Henry Winkler describes the sting of Happy Days ending
According to The Fonz, it was "psychically painful."
When a show ends, fans always feel the sting of its absence from the schedule. But for a show's star, it can mean the ending of a defining period in an actor's life, particularly if that actor is Henry Winkler and that character The Fonz, a role that turned Winkler into a permanent fixture in pop culture.
As Winkler embarks on his latest return to TV, the HBO show Barry, it's natural that he'd reflect on the TV series that he says saved him from what he'd resigned himself to being: the face associated with a long career in commercials. In an interview with The Chicago Tribune, Winkler revealed that he was in dire straits before he landed his part on Happy Days, so when the series ended after propping him up and catapulting his career for 10 years, living through that door closing in a way truly threw him.
“I did the show for 10 years and … you don’t get much from that," Winkler told The Tribune. "Every fiber of my being that wanted to be an actor and did everything to be ready for the moment — well, now I’d done the moment and I didn’t know what to do next when Happy Days was over. It was psychically painful.”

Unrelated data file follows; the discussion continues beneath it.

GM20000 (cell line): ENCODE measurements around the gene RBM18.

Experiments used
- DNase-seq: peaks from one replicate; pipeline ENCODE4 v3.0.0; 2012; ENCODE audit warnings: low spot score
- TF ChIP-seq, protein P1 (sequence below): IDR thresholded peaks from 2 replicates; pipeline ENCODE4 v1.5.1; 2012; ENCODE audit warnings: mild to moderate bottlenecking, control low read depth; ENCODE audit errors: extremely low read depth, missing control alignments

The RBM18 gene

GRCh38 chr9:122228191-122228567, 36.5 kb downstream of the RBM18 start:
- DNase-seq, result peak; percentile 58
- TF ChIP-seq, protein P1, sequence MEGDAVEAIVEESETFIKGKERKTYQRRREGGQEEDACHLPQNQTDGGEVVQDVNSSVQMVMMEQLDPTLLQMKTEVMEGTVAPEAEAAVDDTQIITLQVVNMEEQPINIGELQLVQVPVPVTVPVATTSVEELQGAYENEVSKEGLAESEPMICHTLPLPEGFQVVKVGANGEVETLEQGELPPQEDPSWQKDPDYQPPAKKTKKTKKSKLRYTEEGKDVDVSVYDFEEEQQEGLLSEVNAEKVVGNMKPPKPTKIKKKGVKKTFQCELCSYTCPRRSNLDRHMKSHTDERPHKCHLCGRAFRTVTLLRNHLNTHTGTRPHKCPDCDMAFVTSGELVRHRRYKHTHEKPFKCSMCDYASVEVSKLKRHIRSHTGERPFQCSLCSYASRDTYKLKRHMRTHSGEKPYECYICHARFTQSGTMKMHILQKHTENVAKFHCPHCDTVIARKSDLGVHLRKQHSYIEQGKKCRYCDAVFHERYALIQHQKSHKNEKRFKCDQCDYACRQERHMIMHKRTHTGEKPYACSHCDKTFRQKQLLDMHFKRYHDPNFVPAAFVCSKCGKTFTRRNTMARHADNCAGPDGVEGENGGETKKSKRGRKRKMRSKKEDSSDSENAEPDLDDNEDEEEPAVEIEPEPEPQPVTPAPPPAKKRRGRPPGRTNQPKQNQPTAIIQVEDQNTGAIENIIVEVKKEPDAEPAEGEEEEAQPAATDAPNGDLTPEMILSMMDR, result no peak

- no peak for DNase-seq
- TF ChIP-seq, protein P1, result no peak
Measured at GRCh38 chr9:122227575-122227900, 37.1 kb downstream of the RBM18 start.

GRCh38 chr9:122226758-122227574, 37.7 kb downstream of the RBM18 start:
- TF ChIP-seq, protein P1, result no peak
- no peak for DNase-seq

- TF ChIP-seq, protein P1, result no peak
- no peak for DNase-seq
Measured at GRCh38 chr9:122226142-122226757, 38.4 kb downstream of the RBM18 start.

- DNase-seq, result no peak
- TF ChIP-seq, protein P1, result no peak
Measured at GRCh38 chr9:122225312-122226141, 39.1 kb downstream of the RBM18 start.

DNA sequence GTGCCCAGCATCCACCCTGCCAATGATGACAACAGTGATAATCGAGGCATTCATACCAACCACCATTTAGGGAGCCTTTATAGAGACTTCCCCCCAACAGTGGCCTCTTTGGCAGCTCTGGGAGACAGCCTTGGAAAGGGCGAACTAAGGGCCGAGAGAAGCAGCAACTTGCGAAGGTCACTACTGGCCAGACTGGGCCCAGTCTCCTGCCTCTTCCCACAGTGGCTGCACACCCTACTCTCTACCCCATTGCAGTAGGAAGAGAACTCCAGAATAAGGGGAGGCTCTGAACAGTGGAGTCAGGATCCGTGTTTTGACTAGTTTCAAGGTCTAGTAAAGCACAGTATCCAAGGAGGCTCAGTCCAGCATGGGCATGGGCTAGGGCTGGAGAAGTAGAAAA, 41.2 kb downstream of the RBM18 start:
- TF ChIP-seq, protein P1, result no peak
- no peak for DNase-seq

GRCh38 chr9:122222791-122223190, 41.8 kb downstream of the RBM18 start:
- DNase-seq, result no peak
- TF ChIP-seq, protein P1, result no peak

It likely didn't help that Winkler describes his days before his Happy Days audition as keeping him in a position where he was barely scraping by. He told The Tribune that after much effort, he'd saved enough money to go to California for exactly one month and that's the month when he happened to read for the part of Fonzie. You could call it a Happy coincidence.
Winkler, of course, managed to move forward as an actor, but for a short period in the '80s, he was focused more on directing and eventually growing into a role as an executive producer on MacGyver. The '90s served him up another iconic role as the principal in the teen slasher Scream and then in the 2000s, we saw him again on TV as the memorable Barry Zuckercorn on oddball sitcom Arrested Development. So while Winkler may have feared the worst when his Happy Days concluded, we're happy to say that, "Ayyy" it all turned out OK!